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 Ernest Lothar  (1906 - 1961)

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Lived/Active: Maryland / Austria      Known for: abstract figure, cartoon, illustration

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Ad Code: 4
Ernest Lothar
An example of work by Ernest Lothar
Artwork images are copyright of the artist or assignee
This biography from the Archives of AskART:
The following is submitted by Melita Pepper, stepdaughter of the artist.

Ernest Lothar was born in Vienna to a Jewish family in 1906, as Ernest Lothar Deutsch. His mother painted as a hobby, and Ernest showed talent as soon as he could hold a pencil. As a youth he studied at the Academy of Fine and Applied Arts from 1922-1926, under Professor Adolf Boehm. After leaving the Academy he concentrated on copying old masters of the Italian School in the Kunsthistorichen Museum. While making his living working in a factory in the late twenties, he became a full time freelance artist and illustrator for publishing houses in Austria, Poland, Italy and Switzerland.

When Hitler invaded Austria in 1938, Lothar went to Zurich, Switzerland as a refugee. There he was able to study for a time at Kunstgewebeschule, and with sculptor Hans Aeschbacher, whose studio he worked in. He also gave art classes in refugee camps until a year later when he was taken into the Swiss Military Service, where he worked 10-hour days as a stonebreaker. During the year he worked in the Road Service, he had a single 24-hour break. Reporting too sick to work, he was told that since he was an artist, he could spend the time painting a portrait of the commanding general.

Although he desired to immigrate to America, Austrians were not allowed to enter the United States at that time. With the threat of Hitler imminent, Lothar took the opportunity to enter the Dominican Republic, although told it would be on the condition that he remain there for the rest of his life as a farmer. In January 1941 he arrived in the newly founded agricultural settlement of Sosua with his Swiss wife. There he worked for 35 cents a day on a tobacco plantation. Despite the labor, intense heat, and constant din of insects, the primitive beauty of the tropics inspired outpourings of work in a new unique style. His work drew enough attention for the Pan-American Union to organize a one-man show in 1942. More successful shows followed in Washington DC, New York, and Los Angeles, resulting in his appointment to Professor of Painting at the School of Fine Arts in Ciudad Trujillo by the President of the Dominican Republic in 1945.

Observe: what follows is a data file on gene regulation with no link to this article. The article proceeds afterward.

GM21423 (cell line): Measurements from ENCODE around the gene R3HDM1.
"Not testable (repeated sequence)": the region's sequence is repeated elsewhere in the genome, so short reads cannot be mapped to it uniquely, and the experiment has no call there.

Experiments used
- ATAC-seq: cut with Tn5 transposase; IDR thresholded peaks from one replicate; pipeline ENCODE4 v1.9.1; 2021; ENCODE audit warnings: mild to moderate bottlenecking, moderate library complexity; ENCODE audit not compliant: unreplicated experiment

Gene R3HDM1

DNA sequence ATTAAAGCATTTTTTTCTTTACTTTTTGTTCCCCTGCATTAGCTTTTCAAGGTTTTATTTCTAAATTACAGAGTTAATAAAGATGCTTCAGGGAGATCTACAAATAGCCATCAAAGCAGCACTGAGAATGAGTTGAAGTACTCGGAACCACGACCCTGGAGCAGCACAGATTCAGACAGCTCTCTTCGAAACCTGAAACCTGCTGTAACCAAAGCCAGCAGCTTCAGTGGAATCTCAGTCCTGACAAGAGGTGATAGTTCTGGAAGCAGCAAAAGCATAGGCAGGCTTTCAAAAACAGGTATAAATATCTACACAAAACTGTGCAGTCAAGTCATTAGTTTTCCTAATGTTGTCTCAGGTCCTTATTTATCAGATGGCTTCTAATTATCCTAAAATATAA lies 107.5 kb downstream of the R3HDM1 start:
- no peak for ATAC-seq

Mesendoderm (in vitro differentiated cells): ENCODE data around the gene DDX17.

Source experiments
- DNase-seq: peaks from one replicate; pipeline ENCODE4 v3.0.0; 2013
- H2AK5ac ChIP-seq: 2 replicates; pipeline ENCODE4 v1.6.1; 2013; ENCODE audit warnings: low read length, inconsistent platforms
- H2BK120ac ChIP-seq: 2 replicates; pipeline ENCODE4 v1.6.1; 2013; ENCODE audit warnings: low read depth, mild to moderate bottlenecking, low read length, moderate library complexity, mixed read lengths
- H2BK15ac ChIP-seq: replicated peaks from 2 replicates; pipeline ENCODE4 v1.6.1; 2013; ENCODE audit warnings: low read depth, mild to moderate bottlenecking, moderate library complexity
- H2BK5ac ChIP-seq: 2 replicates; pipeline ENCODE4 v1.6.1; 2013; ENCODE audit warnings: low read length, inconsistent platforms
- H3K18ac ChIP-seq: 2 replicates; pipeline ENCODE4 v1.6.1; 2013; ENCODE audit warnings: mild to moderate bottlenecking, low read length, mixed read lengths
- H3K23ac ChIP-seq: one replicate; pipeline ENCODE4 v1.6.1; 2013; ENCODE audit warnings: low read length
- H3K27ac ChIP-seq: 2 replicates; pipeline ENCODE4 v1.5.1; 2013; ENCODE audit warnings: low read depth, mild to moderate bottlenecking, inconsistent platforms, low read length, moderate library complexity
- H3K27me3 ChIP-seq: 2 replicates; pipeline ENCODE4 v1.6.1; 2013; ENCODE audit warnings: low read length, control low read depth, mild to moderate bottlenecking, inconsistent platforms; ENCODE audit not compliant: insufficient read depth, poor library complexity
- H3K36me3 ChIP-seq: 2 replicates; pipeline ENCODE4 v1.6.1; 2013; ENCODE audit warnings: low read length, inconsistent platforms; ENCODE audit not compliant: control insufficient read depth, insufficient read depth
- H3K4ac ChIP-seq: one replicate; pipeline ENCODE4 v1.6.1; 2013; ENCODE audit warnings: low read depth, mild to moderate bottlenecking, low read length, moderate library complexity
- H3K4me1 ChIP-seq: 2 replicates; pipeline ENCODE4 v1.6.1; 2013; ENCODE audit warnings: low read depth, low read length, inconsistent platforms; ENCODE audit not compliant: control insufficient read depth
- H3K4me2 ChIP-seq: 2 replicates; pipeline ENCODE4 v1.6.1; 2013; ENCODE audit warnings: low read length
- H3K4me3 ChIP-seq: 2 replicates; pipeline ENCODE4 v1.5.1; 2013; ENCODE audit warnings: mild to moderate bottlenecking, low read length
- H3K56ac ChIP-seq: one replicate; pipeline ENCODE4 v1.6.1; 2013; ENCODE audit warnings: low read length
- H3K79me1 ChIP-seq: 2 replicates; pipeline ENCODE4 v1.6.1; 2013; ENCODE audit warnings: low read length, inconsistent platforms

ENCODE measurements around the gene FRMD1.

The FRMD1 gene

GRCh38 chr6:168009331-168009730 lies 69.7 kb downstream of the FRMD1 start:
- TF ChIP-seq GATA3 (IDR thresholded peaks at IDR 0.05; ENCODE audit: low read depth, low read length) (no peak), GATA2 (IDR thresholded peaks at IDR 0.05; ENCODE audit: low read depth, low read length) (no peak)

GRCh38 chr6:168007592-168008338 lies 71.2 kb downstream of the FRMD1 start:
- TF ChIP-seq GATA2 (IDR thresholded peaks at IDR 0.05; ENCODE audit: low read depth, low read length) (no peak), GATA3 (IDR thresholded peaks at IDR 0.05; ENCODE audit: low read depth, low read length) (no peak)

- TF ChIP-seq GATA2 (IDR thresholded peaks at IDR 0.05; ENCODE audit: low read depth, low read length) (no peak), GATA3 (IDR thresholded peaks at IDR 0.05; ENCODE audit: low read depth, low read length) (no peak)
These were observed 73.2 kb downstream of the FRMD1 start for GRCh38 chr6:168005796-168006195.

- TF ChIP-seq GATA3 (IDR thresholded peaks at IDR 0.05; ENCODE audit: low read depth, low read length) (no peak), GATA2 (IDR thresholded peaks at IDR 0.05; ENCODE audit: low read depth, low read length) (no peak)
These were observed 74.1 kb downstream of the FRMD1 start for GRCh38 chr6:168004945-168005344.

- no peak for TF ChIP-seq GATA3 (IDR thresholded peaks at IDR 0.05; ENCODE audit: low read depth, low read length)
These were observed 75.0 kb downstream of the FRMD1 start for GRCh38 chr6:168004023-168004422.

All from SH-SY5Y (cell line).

Assisted by his friends Leo Katz and Viktor Lowenfeld, he accepted a teaching position at Hampton Institute in Virginia. Through this job he was allowed to leave the Dominican Republic in 1947. After 3 years at Hampton, and needing more time to devote to his craft and evolving style, Lothar moved to Washington DC, teaching at Washington Center for the Arts, the National Art School, and Dept of Recreation in Arlington, VA.

Stricken with Multiple Sclerosis sometime after 1942, the disease began to assert itself more aggressively and so he moved to Baltimore in 1952, living close by his parents who had immigrated a few years previous. In 1953 he married his second wife, Helen Pepper. Inspired by love, he worked feverishly that year, creating some of his most beautiful work. As the disease progressed, he adapted his style to his physical abilities, until he could no longer hold a brush. With Helen's daughter, the couple moved to Arlington, VA in 1956. After his death in1961, Helen placed most of his work in storage where it remained for almost 30 years.